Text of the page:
Home Business You won’t be taxed if your federal student loans were forgiven last year—unless you live in one of these states

You won’t be taxed if your federal student loans were forgiven last year—unless you live in one of these states

You won’t be taxed if your federal student loans were forgiven last year—unless you live in one of these states


Though the Supreme Court blocked President Joe Biden’s widespread student loan forgiveness plan, the Biden administration has still forgiven federal loans for millions of borrowers through other avenues. For most of those people, the relief is a tax-free gift from the federal government. However, depending on where borrowers live, they may owe their states.

Typically, federal student loan debt forgiven under certain programs—like income-driven repayment (IDR) plans—counts as taxable income, meaning borrowers who get relief will likely have a heftier tax bill. (Relief stemming from Public Service Loan Forgiveness, or PSLF, and some other programs is never considered taxable.)

That has temporarily changed thanks to the COVID-era American Rescue Plan. That law stipulated any federal student loan debt canceled between 2021 and the end of 2025 would not be counted toward federal taxable income.

Those savings could be significant, particularly for anyone worried about a student loan forgiveness “tax bomb.” In a simplified example, let’s say a borrower earned the median U.S. household income of around $75,000, and had $20,000 in loans forgiven. Under normal circumstances, the borrower’s new taxable income would be around $95,000. Since the full $20,000 falls in the 22% tax bracket for an individual, that’s a $4,400 bill (of course, how much you would actually owe depends on numerous factors, including deductions, credits, other income, and so on).

That said, states have their own laws and regulations on taxing forgiven debt, and most are following the federal government’s lead. But there are five that are imposing tax on the forgiven debt at this time, according to the Tax Foundation: Arkansas, Indiana, Mississippi, North Carolina, and Wisconsin.

That means if you received student loan forgiveness last year and live in one of those five states, the relief will count as taxable income when you file your 2023 return. Exactly how much you will pay will depend on what tax bracket you fall into, your state, and the amount of your loans.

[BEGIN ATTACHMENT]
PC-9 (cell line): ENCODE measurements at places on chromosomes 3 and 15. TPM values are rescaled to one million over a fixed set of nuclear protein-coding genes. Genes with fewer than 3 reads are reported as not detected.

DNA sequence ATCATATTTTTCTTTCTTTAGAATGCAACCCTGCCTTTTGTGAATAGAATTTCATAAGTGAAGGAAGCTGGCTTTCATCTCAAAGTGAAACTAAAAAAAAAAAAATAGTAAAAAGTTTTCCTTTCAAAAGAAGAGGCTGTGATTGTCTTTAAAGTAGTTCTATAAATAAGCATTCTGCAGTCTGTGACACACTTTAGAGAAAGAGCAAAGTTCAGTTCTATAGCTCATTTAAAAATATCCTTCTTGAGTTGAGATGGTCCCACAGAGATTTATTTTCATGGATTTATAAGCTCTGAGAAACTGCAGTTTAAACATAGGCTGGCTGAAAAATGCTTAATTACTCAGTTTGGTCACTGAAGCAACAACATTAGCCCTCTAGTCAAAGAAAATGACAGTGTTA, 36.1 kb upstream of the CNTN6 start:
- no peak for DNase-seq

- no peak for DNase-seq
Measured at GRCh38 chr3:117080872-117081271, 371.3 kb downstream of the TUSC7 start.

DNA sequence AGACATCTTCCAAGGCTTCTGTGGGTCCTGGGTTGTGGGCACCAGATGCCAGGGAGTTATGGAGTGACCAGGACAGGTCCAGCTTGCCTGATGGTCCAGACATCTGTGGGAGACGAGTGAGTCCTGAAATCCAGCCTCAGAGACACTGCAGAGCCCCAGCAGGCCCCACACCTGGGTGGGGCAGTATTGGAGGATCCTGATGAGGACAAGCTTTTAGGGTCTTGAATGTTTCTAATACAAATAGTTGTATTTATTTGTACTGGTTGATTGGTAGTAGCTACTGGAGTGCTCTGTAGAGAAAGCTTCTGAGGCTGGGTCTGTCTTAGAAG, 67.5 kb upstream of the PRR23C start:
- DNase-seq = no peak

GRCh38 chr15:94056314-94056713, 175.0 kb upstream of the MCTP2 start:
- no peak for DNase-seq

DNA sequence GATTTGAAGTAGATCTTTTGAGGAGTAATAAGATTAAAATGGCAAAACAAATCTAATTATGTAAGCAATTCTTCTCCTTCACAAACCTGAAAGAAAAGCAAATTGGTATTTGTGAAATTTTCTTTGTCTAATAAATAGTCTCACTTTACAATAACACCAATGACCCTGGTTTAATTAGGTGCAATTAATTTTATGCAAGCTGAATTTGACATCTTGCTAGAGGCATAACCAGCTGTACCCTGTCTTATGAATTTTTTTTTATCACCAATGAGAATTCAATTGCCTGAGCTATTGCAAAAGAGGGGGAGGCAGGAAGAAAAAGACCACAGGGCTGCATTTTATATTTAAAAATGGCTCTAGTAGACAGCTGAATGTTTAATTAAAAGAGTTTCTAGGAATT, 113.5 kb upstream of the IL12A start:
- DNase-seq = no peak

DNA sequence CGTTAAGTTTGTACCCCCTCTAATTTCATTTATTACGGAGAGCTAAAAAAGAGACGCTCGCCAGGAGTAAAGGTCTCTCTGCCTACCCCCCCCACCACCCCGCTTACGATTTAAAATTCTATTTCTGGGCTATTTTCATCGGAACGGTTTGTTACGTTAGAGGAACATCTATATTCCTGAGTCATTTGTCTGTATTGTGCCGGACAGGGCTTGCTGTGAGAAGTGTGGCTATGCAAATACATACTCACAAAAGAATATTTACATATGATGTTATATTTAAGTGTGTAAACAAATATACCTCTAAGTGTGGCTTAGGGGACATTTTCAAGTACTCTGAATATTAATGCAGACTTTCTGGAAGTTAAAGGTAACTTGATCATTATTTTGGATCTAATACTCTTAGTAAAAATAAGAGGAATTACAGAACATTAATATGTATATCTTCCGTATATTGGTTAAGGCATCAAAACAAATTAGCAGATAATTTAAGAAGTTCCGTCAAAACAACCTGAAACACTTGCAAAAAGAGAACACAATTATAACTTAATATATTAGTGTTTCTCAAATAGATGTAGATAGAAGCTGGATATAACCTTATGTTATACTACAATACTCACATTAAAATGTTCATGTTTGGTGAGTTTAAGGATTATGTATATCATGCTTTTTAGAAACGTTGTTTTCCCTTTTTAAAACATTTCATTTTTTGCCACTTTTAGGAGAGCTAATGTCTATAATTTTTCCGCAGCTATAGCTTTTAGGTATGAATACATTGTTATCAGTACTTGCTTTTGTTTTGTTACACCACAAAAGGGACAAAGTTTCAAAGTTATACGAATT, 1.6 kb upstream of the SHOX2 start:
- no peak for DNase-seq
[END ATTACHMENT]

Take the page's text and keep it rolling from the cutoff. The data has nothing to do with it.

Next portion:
All of that said, it might make sense to speak with a tax professional if you benefitted from forgiveness—the laws surrounding taxation are fluid and have changed significantly over the past few years, and could continue to evolve. Typically, borrowers who receive forgiveness get a 1099-C tax form to report to the IRS.

The state of student loan forgiveness

Since he became president, Biden’s Education Department has forgiven $138 billion in student loans for 3.9 million borrowers, according to the most recent data. That’s through a combination of established forgiveness programs, like IDR and PSLF, and discharging debt for those with disabilities and for those who were defrauded by their institutions of higher learning.

Biden has also introduced a new IDR plan, the most generous to date, and made improvements to the PSLF program. That IDR program, called SAVE, has 7.5 million enrollees, with 4.3 million paying $0 per month toward their loans, according to the Education Department.

More relief could be on the way. Though his initial forgiveness plan was quashed by the Supreme Court, the administration is currently in the midst of writing proposed regulations to make more borrowers eligible for forgiveness.

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